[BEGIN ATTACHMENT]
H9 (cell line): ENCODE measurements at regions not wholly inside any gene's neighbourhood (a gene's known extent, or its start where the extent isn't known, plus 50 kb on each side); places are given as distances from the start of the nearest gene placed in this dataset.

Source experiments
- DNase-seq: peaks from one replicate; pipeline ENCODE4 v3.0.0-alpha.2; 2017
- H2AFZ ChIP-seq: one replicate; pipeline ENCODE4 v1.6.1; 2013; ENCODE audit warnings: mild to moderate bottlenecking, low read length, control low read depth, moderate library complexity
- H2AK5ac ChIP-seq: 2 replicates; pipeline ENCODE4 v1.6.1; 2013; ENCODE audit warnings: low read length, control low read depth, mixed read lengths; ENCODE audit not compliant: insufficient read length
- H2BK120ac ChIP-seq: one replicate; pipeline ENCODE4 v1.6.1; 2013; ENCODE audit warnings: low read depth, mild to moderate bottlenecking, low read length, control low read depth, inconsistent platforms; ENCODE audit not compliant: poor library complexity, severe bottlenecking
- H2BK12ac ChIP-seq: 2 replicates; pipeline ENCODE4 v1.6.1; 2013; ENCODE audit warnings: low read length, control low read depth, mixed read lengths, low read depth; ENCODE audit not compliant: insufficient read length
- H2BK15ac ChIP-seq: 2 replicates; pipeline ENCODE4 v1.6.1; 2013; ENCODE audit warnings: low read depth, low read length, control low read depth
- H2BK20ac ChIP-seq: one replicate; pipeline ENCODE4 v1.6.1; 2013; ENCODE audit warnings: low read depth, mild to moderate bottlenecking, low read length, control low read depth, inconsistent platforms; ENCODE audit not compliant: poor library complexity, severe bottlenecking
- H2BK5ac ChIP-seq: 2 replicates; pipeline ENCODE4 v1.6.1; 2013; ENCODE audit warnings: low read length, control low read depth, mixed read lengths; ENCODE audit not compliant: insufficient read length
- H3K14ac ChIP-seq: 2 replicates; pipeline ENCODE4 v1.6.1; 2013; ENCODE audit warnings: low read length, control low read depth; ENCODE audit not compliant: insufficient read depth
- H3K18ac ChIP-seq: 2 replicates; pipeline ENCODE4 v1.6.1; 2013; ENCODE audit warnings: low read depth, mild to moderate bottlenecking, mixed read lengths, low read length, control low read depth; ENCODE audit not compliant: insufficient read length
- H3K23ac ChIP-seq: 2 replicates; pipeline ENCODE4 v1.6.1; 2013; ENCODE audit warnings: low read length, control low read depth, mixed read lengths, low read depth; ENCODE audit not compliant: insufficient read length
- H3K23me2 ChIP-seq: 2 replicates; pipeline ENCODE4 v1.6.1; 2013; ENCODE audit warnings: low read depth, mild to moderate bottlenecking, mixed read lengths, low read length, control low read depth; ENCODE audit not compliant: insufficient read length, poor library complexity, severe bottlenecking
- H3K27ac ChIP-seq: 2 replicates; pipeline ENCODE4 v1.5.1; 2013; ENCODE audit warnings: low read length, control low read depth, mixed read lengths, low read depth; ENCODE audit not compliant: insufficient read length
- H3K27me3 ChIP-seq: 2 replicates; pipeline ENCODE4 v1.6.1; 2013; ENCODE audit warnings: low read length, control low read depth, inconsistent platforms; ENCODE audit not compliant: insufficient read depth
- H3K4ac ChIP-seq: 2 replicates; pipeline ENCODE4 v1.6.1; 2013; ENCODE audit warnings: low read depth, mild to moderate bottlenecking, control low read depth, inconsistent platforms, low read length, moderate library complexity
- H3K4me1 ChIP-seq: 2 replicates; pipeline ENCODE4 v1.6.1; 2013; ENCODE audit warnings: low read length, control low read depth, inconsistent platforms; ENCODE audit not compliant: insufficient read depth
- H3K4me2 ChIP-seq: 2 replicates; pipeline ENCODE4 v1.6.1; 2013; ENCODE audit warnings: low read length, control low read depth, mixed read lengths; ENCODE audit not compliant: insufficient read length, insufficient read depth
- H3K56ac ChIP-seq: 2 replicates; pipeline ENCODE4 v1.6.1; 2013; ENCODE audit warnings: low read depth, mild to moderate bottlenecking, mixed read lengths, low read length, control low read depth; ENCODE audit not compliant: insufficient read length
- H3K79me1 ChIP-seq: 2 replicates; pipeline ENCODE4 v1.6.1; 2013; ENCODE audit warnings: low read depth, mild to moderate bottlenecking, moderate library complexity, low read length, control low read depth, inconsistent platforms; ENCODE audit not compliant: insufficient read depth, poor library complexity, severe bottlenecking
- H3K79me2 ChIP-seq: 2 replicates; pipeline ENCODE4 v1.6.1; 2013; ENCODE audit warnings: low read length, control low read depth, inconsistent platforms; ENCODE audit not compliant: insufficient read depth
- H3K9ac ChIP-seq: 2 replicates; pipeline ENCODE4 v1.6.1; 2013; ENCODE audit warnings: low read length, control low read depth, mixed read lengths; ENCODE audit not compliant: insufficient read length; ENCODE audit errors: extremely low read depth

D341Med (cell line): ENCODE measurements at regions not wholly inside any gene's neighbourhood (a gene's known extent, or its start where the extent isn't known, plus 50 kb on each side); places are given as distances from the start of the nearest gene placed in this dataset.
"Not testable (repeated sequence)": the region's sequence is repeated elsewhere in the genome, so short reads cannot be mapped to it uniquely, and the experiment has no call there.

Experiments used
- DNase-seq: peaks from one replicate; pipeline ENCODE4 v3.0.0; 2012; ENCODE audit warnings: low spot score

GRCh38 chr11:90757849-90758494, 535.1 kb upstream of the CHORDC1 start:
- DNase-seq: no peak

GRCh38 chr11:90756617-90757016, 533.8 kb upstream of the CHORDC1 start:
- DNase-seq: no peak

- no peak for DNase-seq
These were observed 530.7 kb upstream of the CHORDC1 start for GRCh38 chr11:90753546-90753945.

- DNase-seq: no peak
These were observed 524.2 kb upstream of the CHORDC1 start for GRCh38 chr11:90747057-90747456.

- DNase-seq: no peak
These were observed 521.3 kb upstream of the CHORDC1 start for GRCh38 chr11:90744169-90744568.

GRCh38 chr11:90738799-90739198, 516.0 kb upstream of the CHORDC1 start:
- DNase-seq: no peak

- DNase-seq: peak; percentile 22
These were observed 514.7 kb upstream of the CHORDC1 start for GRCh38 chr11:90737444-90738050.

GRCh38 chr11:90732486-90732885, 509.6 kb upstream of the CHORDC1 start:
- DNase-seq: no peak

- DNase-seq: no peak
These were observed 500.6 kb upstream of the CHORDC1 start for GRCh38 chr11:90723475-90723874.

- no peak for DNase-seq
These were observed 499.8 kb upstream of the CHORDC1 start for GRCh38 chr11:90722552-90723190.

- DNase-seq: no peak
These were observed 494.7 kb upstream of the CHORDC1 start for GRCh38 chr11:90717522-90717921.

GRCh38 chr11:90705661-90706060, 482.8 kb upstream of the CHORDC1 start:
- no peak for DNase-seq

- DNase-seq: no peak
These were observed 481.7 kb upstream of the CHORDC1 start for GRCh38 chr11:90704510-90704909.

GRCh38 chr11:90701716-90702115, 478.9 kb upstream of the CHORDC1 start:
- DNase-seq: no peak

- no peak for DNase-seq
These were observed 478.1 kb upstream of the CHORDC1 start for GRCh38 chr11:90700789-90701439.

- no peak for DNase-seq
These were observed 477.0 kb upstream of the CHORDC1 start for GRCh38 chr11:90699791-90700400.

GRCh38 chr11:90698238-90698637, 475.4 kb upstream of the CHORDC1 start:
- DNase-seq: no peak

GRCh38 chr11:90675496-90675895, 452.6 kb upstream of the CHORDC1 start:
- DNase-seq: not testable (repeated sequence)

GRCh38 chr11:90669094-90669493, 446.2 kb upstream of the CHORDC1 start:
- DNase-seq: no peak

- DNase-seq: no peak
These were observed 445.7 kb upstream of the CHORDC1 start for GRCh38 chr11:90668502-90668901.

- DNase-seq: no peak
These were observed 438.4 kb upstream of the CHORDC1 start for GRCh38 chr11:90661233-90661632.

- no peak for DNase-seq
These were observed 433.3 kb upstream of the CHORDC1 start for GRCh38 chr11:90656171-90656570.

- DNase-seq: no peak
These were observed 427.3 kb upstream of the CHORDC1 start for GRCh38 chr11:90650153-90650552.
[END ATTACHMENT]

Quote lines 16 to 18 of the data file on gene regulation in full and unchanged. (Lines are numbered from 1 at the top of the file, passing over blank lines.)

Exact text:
- H3K27me3 ChIP-seq: 2 replicates; pipeline ENCODE4 v1.6.1; 2013; ENCODE audit warnings: low read length, control low read depth, inconsistent platforms; ENCODE audit not compliant: insufficient read depth
- H3K4ac ChIP-seq: 2 replicates; pipeline ENCODE4 v1.6.1; 2013; ENCODE audit warnings: low read depth, mild to moderate bottlenecking, control low read depth, inconsistent platforms, low read length, moderate library complexity
- H3K4me1 ChIP-seq: 2 replicates; pipeline ENCODE4 v1.6.1; 2013; ENCODE audit warnings: low read length, control low read depth, inconsistent platforms; ENCODE audit not compliant: insufficient read depth